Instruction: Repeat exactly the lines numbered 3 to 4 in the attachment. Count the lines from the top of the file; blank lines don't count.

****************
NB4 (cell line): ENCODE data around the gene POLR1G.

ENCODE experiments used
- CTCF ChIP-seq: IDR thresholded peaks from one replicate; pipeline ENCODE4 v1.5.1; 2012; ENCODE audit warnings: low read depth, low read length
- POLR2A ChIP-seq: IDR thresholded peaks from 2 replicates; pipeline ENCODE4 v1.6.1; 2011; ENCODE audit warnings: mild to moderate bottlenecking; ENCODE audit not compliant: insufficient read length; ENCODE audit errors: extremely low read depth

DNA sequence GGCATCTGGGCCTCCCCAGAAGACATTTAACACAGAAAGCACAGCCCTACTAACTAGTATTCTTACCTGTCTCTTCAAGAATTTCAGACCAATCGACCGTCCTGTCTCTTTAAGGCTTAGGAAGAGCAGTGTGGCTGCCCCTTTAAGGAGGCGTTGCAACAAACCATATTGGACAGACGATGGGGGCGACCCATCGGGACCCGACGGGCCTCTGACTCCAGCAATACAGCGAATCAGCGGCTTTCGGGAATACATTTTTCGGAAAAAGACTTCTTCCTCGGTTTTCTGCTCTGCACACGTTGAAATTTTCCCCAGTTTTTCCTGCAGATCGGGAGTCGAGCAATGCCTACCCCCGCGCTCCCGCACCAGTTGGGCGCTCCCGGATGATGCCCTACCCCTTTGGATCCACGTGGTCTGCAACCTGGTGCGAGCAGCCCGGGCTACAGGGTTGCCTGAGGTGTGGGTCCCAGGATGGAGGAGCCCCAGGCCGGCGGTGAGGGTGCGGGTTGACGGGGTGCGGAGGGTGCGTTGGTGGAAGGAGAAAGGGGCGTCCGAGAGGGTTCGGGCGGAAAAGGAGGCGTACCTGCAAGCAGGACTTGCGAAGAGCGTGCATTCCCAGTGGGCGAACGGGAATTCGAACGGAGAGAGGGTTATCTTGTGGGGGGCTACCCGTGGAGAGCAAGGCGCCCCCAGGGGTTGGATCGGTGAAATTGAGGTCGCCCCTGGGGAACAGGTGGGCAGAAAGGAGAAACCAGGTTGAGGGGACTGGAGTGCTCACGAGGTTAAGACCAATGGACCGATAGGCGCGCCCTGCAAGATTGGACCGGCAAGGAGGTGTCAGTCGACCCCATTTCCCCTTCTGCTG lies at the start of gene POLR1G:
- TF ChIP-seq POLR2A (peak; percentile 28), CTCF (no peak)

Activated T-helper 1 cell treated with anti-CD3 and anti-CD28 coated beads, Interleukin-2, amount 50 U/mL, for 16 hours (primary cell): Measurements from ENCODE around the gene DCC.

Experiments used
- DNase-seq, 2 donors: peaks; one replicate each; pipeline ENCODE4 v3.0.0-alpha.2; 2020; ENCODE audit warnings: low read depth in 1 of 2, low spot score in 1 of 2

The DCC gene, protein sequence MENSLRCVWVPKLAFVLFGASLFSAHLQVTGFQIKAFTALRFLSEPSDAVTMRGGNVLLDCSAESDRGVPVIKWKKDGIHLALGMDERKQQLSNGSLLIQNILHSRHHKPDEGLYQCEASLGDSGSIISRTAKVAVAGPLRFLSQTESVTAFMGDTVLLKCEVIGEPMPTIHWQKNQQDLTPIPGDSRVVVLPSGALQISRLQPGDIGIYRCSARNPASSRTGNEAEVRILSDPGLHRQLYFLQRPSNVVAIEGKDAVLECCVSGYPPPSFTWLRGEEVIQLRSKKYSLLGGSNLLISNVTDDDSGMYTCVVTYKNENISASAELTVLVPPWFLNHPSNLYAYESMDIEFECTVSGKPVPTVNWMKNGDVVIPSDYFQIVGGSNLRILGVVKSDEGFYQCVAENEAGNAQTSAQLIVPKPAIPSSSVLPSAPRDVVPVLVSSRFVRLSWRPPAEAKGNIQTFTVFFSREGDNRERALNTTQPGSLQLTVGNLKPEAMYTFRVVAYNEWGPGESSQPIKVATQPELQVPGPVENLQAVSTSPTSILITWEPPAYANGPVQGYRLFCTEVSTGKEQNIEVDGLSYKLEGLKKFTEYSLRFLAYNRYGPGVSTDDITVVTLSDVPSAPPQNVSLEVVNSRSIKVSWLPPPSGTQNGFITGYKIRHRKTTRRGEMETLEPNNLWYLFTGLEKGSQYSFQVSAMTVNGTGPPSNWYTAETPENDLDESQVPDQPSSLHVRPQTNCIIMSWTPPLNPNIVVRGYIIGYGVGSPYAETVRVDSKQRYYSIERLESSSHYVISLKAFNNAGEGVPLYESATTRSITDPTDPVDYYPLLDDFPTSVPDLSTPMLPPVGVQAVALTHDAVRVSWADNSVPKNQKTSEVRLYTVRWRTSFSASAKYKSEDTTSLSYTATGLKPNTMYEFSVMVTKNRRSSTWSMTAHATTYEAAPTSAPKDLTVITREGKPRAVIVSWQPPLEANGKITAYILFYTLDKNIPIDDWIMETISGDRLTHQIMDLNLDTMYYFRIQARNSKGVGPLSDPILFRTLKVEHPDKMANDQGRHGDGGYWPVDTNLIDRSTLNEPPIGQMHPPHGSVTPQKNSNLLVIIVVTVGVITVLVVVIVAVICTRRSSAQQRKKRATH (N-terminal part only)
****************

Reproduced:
- CTCF ChIP-seq: IDR thresholded peaks from one replicate; pipeline ENCODE4 v1.5.1; 2012; ENCODE audit warnings: low read depth, low read length
- POLR2A ChIP-seq: IDR thresholded peaks from 2 replicates; pipeline ENCODE4 v1.6.1; 2011; ENCODE audit warnings: mild to moderate bottlenecking; ENCODE audit not compliant: insufficient read length; ENCODE audit errors: extremely low read depth